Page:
So now I had my phone line back, but the Internet connection was still acting up. Since neither Bezeq nor Netvision would troubleshoot my D-Link device, I tried reading the user’s manual and see if I can figure it out myself. But if there ever was an over-complicated device, the D-Link router must be it. There was only one way out: replace the Bezeq D-Link device with a Netvision supplied router/modem. I called Netvision and haggled a bit, and they offered me a router/modem for roughly the same price I was already paying them. I paid a visit to the Netvision store and returned home with their modem/router. Installation went rather smoothly (not without a couple of reboots of course), and Hallelujah! Internet service was finally back.

While wrestling with my Internet connection and phone line, I felt as if I was almost thrown back to the 20th century. Luckily I had my cell phone work, so I could communicate with the outside world and continue to work on the problems with the various service providers. I thought I’ve seen the worst of this eStorm, but turns out I was in for even more trouble…

While sitting at the dinner table on Friday night, we felt a smell of burning plastic. I jumped off the table and started searching for the source of the smell. It took a couple of minutes to find the culprit: white smoke was blowing out of our electricity cabinet. A quick inspection showed that the wire connecting the utility meter and the main house circuit breaker was overheating and the plastic insulation around it started to melt. Not good. Actually quite dangerous, considering that our electric cabinet is very old and made out of wood.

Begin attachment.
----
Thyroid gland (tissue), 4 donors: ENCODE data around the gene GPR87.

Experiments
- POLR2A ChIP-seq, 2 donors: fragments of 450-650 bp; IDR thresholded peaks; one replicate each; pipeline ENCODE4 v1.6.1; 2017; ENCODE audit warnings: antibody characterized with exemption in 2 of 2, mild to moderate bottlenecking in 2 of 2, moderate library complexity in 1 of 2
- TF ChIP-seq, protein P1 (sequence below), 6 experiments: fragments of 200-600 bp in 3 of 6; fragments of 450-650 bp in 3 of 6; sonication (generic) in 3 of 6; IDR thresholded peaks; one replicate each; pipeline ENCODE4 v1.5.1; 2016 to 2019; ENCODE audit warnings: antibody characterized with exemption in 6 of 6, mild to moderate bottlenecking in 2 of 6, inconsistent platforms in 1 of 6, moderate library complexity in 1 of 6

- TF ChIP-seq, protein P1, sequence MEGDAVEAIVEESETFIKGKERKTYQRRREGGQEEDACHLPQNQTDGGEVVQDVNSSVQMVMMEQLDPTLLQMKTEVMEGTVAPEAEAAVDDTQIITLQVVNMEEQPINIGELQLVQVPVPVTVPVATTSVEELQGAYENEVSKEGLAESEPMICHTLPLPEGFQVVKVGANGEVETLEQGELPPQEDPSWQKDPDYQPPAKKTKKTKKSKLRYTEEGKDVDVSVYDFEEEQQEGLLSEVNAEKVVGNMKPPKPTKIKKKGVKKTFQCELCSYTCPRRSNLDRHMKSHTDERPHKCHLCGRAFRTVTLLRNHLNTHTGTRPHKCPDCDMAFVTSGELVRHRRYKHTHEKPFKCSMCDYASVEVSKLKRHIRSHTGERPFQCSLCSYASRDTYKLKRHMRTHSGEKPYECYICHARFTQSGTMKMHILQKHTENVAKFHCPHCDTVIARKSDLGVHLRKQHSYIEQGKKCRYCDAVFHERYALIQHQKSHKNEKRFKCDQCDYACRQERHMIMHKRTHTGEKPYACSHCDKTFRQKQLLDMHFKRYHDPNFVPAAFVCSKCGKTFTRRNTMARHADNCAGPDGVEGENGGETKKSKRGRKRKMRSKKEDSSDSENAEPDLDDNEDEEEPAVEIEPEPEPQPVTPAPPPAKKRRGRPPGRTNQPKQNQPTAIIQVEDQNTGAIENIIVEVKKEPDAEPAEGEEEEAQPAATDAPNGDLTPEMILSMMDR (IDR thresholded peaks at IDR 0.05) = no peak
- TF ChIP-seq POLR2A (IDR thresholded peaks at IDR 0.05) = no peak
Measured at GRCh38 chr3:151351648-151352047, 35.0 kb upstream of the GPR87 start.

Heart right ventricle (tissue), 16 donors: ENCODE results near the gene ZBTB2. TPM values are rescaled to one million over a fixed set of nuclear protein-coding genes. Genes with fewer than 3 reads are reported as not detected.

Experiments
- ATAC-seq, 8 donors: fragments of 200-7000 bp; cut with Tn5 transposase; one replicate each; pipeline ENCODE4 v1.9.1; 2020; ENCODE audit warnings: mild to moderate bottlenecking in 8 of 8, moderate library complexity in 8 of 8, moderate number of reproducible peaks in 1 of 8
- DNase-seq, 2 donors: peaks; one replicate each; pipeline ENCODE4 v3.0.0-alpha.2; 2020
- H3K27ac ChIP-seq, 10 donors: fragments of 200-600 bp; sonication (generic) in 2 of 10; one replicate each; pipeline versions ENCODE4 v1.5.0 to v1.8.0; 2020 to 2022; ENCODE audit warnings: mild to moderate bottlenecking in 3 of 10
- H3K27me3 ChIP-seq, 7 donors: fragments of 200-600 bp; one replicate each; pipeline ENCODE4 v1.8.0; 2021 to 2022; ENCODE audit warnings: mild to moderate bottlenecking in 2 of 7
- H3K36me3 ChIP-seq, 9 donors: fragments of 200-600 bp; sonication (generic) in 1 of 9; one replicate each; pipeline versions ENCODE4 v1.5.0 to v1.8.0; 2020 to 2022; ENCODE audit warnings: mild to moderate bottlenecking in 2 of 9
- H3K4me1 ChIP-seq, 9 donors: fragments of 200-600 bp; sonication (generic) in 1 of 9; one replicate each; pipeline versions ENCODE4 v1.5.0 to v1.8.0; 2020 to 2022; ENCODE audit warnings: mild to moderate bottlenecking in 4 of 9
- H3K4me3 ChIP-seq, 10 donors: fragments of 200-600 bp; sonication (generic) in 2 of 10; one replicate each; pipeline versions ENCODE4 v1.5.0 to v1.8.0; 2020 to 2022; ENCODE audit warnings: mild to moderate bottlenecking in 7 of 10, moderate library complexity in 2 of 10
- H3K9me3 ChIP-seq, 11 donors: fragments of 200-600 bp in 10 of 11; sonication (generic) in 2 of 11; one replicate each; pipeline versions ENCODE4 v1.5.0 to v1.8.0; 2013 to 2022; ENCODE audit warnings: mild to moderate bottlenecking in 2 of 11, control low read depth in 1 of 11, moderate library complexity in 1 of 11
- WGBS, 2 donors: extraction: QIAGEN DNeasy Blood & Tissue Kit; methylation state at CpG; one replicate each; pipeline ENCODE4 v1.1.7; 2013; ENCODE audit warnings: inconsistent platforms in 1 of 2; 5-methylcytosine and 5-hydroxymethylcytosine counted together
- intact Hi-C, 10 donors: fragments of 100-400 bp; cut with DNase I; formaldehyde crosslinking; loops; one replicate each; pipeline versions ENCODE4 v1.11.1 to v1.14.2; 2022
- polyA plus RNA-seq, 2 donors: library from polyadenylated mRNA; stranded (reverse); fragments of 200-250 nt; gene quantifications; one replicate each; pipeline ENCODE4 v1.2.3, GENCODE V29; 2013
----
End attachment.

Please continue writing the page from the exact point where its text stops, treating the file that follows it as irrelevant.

We had to “survive” during the weekend by significantly reducing our electricity consumption: no water heater, no air-conditioning, no stove… We waited till Sunday and called an electrician first thing in the morning. He took a look, and said that the wires between the utility meter and the circuit breaker look really old. But he couldn’t replace them because they are the responsibility of the electric utility company.

I called the electric utility company and when they heard my story, they dispatched a regional inspector to the house within less than 2hrs… I suppose that when you report white smoke puffing out of your wooden electric cabinet they consider it an emergency… The inspector took a quick look and said the meter wires must have been put in place in the 1950’s, when electric consumption was significantly lower. These old wires simply couldn’t support the life style of the 21st century.  The inspector cut off the burned wire and put a temporary patch so that we have electricity for now. He promised that a repair crew will show up a few hours later to replace all the meter wires with newer, thicker ones – and they did.

The inspector’s parting advise was that we should seriously consider upgrading the single-phase electric utility hookup, and replace it with a modern three-phase one. This would also involve replacing the wooden circuit breaker cabinet with a new, fireproof one, and inspecting all the electric wiring in the house. Not a cheap endeavor by any means, but perhaps it’s time…

What have I learned from this ‘Perfect eStorm’? It is clear to me that in the 21st century our lives depend on utilities such as Internet, phone and certainly electricity. I can’t imagine how I would have handled all the problems without a functioning cell phone all along. Other than during short camping trips, we simply cannot survive, let alone thrive without these modern services.